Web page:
On Being Awesome
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ibsn13: 9780143130901

A philosophical exploration of what it means to be awesome and not suck, and a plea for more awesomeness in our personal, social, and public lives.

According to Mr. Riggle, awesomeness and suckiness revolves all around social openings which are moments when we can choose to break out of our norm-governed roles by expressing ourselves.1

Let’s say you’re buying a latte at your local coffee shop, and you’re awesome, this is what that interaction might look like:

Employee: Hi, what can I get for you today?

You: I would like a large coffee, please.

Employee: All right, that’ll be three dollars, please.

You: Small price to become human again. Here you go.

Employee: …

Now, you have created a little social opening, by breaking the norms and going off script, and making a little joke. […] You’ve given the employee an opportunity to recognize your sense of play and humor and react with a response of his own. You thereby give him a chance to break out of his role and express his individuality in response. If he takes up your offering in the right way, then the result is a kind of mutual appreciation of individuality.2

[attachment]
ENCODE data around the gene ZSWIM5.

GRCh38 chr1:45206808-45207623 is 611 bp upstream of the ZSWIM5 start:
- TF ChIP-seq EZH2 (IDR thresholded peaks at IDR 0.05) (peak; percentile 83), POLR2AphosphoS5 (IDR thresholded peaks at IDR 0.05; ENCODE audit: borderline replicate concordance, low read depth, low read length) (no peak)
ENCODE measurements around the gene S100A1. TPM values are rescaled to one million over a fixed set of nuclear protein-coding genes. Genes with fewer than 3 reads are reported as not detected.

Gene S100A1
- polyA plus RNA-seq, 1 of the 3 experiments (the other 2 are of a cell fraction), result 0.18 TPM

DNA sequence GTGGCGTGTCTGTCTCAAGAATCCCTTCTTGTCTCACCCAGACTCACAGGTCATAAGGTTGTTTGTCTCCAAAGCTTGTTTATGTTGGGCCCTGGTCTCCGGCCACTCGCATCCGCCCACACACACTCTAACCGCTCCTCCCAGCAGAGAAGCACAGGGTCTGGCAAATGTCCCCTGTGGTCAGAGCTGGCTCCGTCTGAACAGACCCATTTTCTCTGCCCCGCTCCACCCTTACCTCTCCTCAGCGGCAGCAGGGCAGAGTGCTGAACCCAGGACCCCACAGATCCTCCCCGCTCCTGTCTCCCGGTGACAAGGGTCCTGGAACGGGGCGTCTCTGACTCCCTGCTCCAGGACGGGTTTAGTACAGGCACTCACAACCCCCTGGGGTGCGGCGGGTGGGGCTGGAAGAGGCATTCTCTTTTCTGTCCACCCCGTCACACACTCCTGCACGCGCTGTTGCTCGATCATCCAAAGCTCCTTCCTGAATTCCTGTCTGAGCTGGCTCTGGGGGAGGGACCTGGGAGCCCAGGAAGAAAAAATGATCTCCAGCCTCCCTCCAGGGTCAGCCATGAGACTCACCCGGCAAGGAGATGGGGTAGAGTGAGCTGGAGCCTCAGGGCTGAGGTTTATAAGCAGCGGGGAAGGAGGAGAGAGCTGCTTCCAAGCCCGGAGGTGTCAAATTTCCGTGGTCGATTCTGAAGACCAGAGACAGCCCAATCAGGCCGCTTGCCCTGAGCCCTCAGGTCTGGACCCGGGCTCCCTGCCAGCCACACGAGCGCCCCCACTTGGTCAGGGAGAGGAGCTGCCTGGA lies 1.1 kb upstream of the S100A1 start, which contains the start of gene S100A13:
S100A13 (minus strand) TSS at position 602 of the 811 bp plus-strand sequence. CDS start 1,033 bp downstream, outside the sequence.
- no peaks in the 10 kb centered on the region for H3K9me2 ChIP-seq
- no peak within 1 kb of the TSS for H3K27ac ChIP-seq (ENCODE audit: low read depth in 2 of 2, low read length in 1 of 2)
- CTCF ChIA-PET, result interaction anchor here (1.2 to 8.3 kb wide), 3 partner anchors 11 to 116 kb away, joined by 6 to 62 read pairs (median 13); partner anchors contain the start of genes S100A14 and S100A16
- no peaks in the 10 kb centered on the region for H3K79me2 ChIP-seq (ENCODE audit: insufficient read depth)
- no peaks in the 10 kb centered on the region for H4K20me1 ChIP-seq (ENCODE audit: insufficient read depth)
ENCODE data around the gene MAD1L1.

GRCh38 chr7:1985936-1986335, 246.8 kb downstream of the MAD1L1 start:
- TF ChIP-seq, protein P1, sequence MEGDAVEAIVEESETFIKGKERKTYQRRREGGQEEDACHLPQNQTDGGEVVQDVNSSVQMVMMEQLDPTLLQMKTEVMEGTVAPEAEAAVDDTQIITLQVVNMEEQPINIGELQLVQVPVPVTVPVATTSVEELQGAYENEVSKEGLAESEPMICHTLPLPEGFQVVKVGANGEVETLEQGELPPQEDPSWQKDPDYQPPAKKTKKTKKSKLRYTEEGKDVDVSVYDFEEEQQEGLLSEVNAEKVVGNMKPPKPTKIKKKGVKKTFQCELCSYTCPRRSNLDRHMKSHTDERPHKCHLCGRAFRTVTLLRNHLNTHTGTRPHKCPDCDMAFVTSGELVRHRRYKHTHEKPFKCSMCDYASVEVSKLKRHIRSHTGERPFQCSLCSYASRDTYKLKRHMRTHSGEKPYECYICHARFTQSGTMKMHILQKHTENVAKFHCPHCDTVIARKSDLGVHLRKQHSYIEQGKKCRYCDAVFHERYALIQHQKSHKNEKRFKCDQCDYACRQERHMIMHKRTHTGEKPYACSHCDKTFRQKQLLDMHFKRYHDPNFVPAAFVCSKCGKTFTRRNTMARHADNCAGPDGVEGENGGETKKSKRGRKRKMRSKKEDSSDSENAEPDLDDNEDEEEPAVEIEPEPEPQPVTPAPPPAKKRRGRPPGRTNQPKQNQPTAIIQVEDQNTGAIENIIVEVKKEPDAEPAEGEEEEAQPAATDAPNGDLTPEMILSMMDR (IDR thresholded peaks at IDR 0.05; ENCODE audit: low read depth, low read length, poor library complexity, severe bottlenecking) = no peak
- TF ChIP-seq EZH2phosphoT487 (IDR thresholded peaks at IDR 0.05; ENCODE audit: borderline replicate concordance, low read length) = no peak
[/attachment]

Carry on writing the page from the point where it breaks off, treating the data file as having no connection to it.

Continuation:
It all boils down to this:

Sucking is a matter of failing to take up social openings; not sucking is a matter of taking them up and engaging; and being awesome is a matter of creating them.3

Philosophy is the study of the fundamental nature of knowledge, reality and existence. On Being Awesome does not seek to give you answers about the meaning of life or the existence of God.

It tries, and succeeds, to give you an understanding of what being awesome (or sucky) is. In doing so, it provides you with the means of becoming a more awesome version of yourself and surrounding yourself with awesome people.


  1. Riggle, Nick. On Being Awesome: A Unified Theory of How Not to Suck. Penguin Books, 2017, 19. ↩︎

  2. Riggle, Nick. On Being Awesome: A Unified Theory of How Not to Suck. Penguin Books, 2017, 21. ↩︎

  3. Riggle, Nick. On Being Awesome: A Unified Theory of How Not to Suck. Penguin Books, 2017, 88. ↩︎